MidAmerica Orthopaedics Blog

Clubfoot: Causes and Treatments

Clubfoot

Clubfoot is a rare birth defect in which an infant’s foot is turned inward, often so severely that the bottom of the foot is facing upwards or sideways.

There are fewer than 200,000 recorded cases per year in the United States, with boys twice as likely to be diagnosed with the deformity than girls. While most cases of clubfoot are diagnosed at birth, many cases can also initially be detected during a prenatal ultrasound. In about half the cases, both of the infant’s feet are affected.

Clubfoot is not painful during infancy, however, if the problem goes untreated, the affected foot will remained deformed and the child will not be able to walk properly or wear normal shoes. Although, with proper treatment the majority of children experience significant improvement over time and often are able to participate in a wide variety of physical activities.

Common Baseball Injuries: Part 1 Rotator Cuff

Baseball season is in full swing and with it comes celebrated wins, upsetting losses, and inevitable injuries. While we hope your season doesn’t result in the latter, we want to make sure you know where to turn if it does. This three-part blog series outlines three common baseball injuries: Rotator cuff tears, knee injuries and elbow tendonitis. So no matter what position you’re playing on the field, you know where to turn to for the care you need.

Rotator Cuff Tears

Rotator cuff tears are a common baseball injury, especially for pitchers. Your rotator cuff keeps your arm in its socket. It’s made up of a group of four muscles that combine as a tendon to help rotate and move your arm. This is why pitchers often fall victim to this injury.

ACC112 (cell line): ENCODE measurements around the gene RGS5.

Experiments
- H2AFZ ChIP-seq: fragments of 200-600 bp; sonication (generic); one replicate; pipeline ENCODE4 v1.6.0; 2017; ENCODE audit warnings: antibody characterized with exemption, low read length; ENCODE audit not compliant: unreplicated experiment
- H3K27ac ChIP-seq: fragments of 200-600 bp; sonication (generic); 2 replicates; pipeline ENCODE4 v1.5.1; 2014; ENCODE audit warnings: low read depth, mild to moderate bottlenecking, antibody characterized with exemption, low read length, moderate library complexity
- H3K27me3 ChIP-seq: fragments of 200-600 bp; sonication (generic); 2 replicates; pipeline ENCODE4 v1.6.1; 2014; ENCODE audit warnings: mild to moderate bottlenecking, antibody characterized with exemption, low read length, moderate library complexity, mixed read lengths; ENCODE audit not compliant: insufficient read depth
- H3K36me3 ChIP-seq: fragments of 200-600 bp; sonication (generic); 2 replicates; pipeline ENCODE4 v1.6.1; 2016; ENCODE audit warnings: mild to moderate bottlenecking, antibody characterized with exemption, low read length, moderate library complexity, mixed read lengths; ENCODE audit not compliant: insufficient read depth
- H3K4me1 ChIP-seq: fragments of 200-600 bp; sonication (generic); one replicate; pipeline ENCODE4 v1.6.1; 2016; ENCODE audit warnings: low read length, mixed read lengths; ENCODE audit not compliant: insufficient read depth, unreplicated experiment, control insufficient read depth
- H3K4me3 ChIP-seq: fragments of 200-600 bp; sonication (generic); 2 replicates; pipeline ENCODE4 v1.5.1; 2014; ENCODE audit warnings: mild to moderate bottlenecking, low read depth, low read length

What is Scoliosis?

Symptoms, Causes and Treatment

Scoliosis is an abnormal curvature of the spine that typically forms just prior to puberty. While most cases of scoliosis are so mild they do not necessitate treatment, there are cases of scoliosis that have been linked to conditions such as muscular dystrophy and cerebral palsy. If left untreated, scoliosis may also result in heart and lung problems.

Signs, Symptoms & Causes

Signs you or a loved one may be suffering from scoliosis include noticeably uneven shoulder or hip height or one shoulder or hip being more prominent than the other. Additionally, the waist may be slightly higher on one side.

Symptoms of scoliosis often begin to appear during the final growth spurt before puberty. Most people living with scoliosis do not need treatment, though it is possible for conditions to worsen enough to create complications ranging from back problems to lung and heart damage. Issues such as these are a result of the rib cage sitting unevenly in the torso.

While many in the medical field are still trying to confirm that certain hereditary factors lead to the most common forms of scoliosis, we do know that less common types of scoliosis often form due to spinal injuries or infections, birth defects, or neuromuscular conditions such as muscular dystrophy or cerebral palsy.